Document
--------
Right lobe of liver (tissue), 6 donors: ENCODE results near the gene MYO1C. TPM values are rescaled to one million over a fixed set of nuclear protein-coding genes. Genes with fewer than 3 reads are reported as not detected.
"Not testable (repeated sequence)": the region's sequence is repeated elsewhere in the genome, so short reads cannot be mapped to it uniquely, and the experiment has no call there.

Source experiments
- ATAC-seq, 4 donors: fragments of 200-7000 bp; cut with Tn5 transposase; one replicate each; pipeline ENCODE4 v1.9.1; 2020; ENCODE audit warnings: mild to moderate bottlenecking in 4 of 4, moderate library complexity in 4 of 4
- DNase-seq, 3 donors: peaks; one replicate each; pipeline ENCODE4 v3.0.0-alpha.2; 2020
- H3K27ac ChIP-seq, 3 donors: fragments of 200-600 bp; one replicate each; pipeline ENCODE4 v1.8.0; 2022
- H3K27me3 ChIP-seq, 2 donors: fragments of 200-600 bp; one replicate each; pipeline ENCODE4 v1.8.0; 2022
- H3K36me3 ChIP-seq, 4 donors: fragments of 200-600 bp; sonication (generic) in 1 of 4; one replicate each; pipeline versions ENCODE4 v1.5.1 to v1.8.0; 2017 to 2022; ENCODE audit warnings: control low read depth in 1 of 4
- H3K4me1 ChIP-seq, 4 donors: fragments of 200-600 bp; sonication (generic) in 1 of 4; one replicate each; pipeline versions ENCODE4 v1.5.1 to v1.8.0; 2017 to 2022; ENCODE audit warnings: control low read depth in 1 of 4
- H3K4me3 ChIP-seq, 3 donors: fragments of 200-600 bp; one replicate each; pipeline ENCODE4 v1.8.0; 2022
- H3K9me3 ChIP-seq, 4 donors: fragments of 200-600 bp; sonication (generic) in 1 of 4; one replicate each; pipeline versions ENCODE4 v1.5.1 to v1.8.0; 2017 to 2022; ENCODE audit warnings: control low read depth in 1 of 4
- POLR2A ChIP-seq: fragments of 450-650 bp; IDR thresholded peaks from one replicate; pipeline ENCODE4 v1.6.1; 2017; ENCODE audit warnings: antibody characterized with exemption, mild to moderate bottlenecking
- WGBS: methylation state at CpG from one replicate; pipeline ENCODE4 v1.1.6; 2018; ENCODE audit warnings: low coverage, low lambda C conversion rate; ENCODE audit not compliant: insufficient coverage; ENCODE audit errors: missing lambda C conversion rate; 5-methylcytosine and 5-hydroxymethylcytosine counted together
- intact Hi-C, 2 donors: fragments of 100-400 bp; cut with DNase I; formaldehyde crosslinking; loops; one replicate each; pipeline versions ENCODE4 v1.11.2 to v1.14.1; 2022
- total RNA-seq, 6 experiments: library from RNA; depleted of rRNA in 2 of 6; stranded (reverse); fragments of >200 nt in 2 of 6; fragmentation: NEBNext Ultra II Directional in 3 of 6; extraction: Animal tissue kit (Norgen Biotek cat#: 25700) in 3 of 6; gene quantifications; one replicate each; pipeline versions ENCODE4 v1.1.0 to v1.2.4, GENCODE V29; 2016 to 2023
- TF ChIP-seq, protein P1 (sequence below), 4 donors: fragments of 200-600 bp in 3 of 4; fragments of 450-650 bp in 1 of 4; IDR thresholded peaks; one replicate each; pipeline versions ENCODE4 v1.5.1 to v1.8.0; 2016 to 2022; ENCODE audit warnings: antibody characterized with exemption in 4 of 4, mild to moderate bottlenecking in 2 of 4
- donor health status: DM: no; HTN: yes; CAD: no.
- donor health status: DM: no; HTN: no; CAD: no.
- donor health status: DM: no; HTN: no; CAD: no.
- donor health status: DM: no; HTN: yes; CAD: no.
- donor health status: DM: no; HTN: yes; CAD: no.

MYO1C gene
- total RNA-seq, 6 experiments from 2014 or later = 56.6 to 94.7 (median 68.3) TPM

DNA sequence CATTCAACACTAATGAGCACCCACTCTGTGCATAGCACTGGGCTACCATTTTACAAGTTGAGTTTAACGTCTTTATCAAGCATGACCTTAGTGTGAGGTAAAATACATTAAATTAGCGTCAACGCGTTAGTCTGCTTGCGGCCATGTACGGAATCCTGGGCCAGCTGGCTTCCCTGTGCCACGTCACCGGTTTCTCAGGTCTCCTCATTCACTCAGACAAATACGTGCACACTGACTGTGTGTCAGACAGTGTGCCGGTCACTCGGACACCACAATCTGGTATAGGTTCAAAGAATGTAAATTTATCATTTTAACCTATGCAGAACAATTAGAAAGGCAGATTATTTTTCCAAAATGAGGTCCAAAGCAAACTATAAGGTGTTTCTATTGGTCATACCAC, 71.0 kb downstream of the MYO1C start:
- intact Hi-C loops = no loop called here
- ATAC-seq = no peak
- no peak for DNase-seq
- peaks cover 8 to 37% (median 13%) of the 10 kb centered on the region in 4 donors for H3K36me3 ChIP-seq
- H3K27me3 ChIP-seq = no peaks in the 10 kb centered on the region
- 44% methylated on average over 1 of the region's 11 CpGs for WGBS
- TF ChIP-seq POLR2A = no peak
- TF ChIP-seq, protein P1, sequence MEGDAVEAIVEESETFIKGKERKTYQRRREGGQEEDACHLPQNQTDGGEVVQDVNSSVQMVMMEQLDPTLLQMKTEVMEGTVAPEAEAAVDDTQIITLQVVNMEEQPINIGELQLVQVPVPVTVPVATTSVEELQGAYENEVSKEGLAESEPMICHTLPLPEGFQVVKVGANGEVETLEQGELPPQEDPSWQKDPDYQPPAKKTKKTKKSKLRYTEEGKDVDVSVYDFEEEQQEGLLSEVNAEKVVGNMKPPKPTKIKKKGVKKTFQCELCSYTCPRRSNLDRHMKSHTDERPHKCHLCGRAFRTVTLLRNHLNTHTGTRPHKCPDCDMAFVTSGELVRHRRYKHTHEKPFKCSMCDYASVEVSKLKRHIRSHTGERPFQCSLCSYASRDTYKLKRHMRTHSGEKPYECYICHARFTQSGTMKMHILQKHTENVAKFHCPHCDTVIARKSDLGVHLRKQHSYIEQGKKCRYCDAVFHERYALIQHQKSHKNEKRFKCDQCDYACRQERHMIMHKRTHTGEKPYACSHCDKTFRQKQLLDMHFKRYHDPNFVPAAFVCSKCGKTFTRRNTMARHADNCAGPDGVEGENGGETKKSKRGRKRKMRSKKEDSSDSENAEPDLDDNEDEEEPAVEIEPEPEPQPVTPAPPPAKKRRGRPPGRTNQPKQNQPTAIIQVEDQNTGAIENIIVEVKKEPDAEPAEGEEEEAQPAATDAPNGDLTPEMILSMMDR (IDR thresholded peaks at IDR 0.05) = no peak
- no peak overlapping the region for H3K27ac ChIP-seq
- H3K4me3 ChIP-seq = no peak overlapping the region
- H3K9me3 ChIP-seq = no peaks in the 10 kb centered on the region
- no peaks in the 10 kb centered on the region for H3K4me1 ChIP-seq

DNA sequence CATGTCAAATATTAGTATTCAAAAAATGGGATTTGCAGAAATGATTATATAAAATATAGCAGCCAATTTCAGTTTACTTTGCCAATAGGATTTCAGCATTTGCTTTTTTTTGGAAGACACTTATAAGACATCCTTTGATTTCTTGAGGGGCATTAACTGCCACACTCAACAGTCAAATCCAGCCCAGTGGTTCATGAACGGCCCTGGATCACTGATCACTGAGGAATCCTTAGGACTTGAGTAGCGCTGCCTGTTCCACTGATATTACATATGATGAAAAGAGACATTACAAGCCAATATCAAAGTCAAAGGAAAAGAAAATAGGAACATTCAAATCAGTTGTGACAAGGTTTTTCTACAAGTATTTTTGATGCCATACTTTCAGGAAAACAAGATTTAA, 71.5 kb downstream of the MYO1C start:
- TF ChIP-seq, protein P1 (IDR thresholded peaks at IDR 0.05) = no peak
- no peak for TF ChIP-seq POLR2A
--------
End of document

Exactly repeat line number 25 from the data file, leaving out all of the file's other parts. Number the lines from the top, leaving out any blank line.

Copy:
- intact Hi-C loops = no loop called here